Who understands insurance documents best? An Aussie, a German or an Italian?

Who understands insurance documents best? An Aussie, a German or an Italian?

Who understands insurance documents best? An Aussie, a German or an Italian? | Insurance Business Australia

Insurance News

Who understands insurance documents best? An Aussie, a German or an Italian?

Allianz financial literacy report compares nations

Insurance News

Daniel Wood

How well do Australians understand financial documents like insurance policies compared to customers in other countries? Allianz’s latest financial literacy report with its global perspective offered answers to this question.

Despite the fact that comparing the characteristics and aptitudes of populations according to gender or nationality can be tricky, “Playing with a squared ball: the financial literacy gender gap” sought to do this and offered interesting insights for Australian insurers.

For example, the report found that twice the number of Australian women surveyed compared to men exhibited low financial literacy – 34% of women, versus 16% of men.

German women: impressive financial literacy

Ludovic Subran (pictured above), the global insurer’s Germany-based chief economist, was an author of the report. In Subran’s country of residence, the financial literacy gender situation is completely opposite to Australia’s.

German women were found to be more financially literate than men. IB asked the chief economist if he found this result surprising.

“It was indeed surprising,” he said.  “We hoped to see less of a gender gap in terms of financial knowledge, but not necessarily a positive gender gap.”

However, he said this is a “welcome development.”

“However, it is distressing to see that even though women feel confident in their knowledge and dominate the skills to make sound financial decisions, we still see a pension gap and a pay gap in Germany,” said Subran.

He said the average retirement income gap between men and women in Germany is about €7,500. Similar disparities likely exist in Australia.

“Perhaps looking into the shortages of childcare – or other structural difficulties that women face may have the key to this dissonance,” said Subran, referring to the results for German women.

US respondents ranked relatively poorly

The United States scored some of the lowest results in the survey. Only 10% of respondents reported high levels of financial literacy.

“It is the same result we have observed in our previous work,” said Subran. “In the US there is no requirement for personal finance in the high school or middle school curricula – those that engage in financial literacy interventions display higher levels of financial literacy.”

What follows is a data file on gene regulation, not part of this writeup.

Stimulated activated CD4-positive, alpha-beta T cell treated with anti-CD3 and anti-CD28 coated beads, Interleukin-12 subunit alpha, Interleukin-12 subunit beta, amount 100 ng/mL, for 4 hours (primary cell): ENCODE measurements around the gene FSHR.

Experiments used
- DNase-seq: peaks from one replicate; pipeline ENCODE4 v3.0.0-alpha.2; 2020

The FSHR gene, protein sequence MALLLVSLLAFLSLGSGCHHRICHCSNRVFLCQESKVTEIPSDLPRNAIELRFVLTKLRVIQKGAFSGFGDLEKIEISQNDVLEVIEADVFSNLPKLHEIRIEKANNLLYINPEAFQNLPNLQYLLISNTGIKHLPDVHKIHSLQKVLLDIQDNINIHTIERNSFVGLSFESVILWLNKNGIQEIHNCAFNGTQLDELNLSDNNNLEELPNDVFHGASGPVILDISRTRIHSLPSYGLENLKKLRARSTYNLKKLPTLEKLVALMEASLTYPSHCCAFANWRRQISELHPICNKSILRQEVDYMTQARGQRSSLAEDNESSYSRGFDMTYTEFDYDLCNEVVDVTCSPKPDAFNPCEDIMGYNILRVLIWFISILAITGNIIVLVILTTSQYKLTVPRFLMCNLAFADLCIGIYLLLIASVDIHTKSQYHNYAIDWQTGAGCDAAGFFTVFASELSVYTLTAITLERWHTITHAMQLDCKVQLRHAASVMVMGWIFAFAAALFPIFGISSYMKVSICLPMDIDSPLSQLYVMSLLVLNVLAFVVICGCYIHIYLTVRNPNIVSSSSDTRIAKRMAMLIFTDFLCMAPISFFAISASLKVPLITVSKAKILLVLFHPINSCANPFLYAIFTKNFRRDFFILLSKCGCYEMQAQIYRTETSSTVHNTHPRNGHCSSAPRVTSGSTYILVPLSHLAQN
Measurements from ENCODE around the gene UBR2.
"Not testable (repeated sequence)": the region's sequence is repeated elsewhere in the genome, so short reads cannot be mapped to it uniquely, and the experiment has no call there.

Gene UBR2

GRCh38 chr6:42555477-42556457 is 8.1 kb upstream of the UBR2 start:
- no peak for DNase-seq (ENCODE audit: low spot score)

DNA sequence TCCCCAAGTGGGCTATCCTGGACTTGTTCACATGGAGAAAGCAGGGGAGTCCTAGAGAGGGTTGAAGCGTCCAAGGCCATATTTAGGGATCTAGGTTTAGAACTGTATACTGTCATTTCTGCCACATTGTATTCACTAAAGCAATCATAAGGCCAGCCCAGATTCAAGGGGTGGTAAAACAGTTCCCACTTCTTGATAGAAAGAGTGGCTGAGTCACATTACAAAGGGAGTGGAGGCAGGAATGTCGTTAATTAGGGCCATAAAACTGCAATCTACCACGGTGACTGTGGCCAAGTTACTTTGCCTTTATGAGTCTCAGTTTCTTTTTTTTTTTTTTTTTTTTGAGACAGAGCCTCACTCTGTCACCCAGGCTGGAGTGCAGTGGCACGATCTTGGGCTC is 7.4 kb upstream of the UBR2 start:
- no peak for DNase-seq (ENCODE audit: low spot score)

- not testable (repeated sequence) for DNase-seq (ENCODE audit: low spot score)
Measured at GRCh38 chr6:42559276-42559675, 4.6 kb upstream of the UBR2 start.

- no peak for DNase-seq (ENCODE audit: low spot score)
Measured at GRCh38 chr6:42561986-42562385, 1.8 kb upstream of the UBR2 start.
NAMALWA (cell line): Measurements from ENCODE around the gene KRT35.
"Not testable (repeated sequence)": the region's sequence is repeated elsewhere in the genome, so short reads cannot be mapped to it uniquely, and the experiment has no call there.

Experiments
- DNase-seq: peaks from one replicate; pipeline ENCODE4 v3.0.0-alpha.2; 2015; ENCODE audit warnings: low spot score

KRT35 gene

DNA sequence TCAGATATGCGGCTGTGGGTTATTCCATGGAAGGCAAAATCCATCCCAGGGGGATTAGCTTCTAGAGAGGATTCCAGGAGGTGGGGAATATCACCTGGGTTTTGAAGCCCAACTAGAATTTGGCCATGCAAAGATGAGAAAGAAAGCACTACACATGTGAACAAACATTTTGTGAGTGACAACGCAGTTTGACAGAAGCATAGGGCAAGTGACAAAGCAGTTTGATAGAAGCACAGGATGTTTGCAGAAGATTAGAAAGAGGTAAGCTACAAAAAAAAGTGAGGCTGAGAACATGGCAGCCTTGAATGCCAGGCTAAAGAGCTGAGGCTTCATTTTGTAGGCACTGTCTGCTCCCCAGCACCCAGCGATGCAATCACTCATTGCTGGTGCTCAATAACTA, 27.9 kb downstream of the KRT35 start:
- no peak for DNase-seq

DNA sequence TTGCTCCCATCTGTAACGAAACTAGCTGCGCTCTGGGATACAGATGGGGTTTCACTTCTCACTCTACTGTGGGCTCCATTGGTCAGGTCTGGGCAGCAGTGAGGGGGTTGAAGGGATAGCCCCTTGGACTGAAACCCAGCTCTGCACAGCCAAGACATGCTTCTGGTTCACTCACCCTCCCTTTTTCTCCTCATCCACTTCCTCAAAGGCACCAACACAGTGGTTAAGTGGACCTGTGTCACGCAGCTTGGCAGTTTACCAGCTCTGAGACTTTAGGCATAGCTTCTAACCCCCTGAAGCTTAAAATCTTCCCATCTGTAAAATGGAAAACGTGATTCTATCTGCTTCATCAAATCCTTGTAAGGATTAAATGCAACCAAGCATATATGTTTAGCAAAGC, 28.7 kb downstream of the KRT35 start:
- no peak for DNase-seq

He said numeracy skills are also impacting the relatively poor US results.

“If we look at PISA [OECD’s programme for international student assessment] results, the US is unfortunately below the OECD average – the financial literacy results might just be a manifestation of education shortcomings,” he said.

Italians: the most financially savvy people in the world?

However, the survey is dependent on respondents providing not only trustworthy answers but answers that can be meaningfully compared between countries.

The Allianz survey found that Italy is likely the most financially savvy nation in the world with the highest share of “highly financially literate individuals”. Almost 20% of Italian respondents put themselves in this category.

Insurance Business, sensitive to how national stereotypes are out of fashion, couldn’t help but ask if perhaps there was some truth to them after all.

Wasn’t there a time when Italians – generally men – were viewed as a population, and viewed themselves, as sometimes being overconfident and full of too much swagger and bluster? Did these tendencies, against the odds, find their way into this Allianz survey?

Subran was confident that Italy was on top for credible reasons.

“Not enough credit is given to Italians,” said Subran. “We do an annual wealth report in which we look at household financial assets – Italians are amongst the richest in our study – and also those that invest smarter.”

He said the portfolios of Italians, compared to other nationals, contain more high yielding assets like securities (43%) and there are more educational “interventions” in Italy on financial literacy, he said.

How do you address financial literacy issues?

The media release accompanying the report said the financial literacy situation globally “urgently needs to be addressed.” One of the report’s recommendations called for state intervention. IB asked Subran who he thought should be taking the next steps.

“We hope the report is alluring for more segments of the population, not just for policymakers,” he said. “However, the report is part of a wider effort to help increase financial literacy and education in vulnerable groups.”

Internally, Subran said his firm is increasing its financial education efforts so products are easier to understand and better suited to specific groups.

“We are in constant communication with marketing and distribution departments – as well as with the operating entities in the countries we included in our sample,” he said.

What can insurance industry stakeholders do to increase financial literacy? Please tell us below.

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